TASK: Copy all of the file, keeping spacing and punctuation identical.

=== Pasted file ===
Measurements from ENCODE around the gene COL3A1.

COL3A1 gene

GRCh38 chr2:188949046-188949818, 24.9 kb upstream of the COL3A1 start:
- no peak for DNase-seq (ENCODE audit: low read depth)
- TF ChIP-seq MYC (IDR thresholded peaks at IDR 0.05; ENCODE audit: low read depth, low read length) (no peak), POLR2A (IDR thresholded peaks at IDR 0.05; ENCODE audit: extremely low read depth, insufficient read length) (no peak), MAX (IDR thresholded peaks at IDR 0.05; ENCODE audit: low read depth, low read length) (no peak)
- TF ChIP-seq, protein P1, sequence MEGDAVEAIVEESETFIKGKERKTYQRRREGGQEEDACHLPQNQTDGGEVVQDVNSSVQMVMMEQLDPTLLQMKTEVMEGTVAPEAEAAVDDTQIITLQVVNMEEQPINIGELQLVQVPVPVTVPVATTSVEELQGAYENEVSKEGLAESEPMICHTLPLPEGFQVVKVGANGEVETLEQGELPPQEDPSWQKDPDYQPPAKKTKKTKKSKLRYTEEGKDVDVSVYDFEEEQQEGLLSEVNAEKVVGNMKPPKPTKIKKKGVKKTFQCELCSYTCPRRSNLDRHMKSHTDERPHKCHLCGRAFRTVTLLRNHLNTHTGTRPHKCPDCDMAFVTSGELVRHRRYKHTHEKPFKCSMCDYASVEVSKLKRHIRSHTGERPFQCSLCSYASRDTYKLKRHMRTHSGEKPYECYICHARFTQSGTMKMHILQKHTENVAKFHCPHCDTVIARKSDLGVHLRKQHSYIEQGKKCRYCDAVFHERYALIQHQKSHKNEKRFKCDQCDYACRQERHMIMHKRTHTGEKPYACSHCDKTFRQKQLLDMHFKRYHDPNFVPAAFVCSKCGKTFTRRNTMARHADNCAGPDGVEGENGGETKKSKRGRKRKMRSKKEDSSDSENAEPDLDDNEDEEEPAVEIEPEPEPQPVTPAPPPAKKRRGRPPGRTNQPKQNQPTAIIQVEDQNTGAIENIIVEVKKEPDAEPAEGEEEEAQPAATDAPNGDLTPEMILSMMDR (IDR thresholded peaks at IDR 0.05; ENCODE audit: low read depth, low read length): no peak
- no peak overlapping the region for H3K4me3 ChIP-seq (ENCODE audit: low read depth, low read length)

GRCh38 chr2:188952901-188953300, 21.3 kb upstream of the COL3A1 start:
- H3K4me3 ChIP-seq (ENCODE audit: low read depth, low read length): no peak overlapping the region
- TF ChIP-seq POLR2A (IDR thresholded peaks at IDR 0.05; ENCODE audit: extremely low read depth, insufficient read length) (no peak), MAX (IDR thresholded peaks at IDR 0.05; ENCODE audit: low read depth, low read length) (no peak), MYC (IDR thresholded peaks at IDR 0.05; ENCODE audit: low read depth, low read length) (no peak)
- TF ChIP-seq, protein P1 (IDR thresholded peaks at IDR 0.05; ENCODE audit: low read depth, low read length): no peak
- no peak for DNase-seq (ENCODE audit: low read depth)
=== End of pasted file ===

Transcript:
Measurements from ENCODE around the gene COL3A1.

COL3A1 gene

GRCh38 chr2:188949046-188949818, 24.9 kb upstream of the COL3A1 start:
- no peak for DNase-seq (ENCODE audit: low read depth)
- TF ChIP-seq MYC (IDR thresholded peaks at IDR 0.05; ENCODE audit: low read depth, low read length) (no peak), POLR2A (IDR thresholded peaks at IDR 0.05; ENCODE audit: extremely low read depth, insufficient read length) (no peak), MAX (IDR thresholded peaks at IDR 0.05; ENCODE audit: low read depth, low read length) (no peak)
- TF ChIP-seq, protein P1, sequence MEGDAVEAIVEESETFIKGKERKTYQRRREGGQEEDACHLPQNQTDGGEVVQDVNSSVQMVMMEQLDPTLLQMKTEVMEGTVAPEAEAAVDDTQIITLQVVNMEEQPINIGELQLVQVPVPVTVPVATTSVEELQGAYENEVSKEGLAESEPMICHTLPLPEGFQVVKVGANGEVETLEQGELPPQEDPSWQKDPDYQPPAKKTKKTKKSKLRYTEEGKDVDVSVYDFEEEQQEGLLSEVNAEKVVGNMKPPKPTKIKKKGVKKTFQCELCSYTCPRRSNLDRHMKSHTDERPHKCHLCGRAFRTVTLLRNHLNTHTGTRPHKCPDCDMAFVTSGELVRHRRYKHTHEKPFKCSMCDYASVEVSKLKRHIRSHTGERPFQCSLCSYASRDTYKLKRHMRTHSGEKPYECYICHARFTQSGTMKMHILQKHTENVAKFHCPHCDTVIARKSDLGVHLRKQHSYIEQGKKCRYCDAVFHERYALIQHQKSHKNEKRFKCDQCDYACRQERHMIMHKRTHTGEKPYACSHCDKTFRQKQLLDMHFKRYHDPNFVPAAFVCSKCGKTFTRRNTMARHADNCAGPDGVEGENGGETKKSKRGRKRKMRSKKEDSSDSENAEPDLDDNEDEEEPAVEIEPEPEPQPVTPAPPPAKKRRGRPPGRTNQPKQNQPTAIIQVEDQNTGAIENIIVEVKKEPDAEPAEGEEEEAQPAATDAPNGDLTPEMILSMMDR (IDR thresholded peaks at IDR 0.05; ENCODE audit: low read depth, low read length): no peak
- no peak overlapping the region for H3K4me3 ChIP-seq (ENCODE audit: low read depth, low read length)

GRCh38 chr2:188952901-188953300, 21.3 kb upstream of the COL3A1 start:
- H3K4me3 ChIP-seq (ENCODE audit: low read depth, low read length): no peak overlapping the region
- TF ChIP-seq POLR2A (IDR thresholded peaks at IDR 0.05; ENCODE audit: extremely low read depth, insufficient read length) (no peak), MAX (IDR thresholded peaks at IDR 0.05; ENCODE audit: low read depth, low read length) (no peak), MYC (IDR thresholded peaks at IDR 0.05; ENCODE audit: low read depth, low read length) (no peak)
- TF ChIP-seq, protein P1 (IDR thresholded peaks at IDR 0.05; ENCODE audit: low read depth, low read length): no peak
- no peak for DNase-seq (ENCODE audit: low read depth)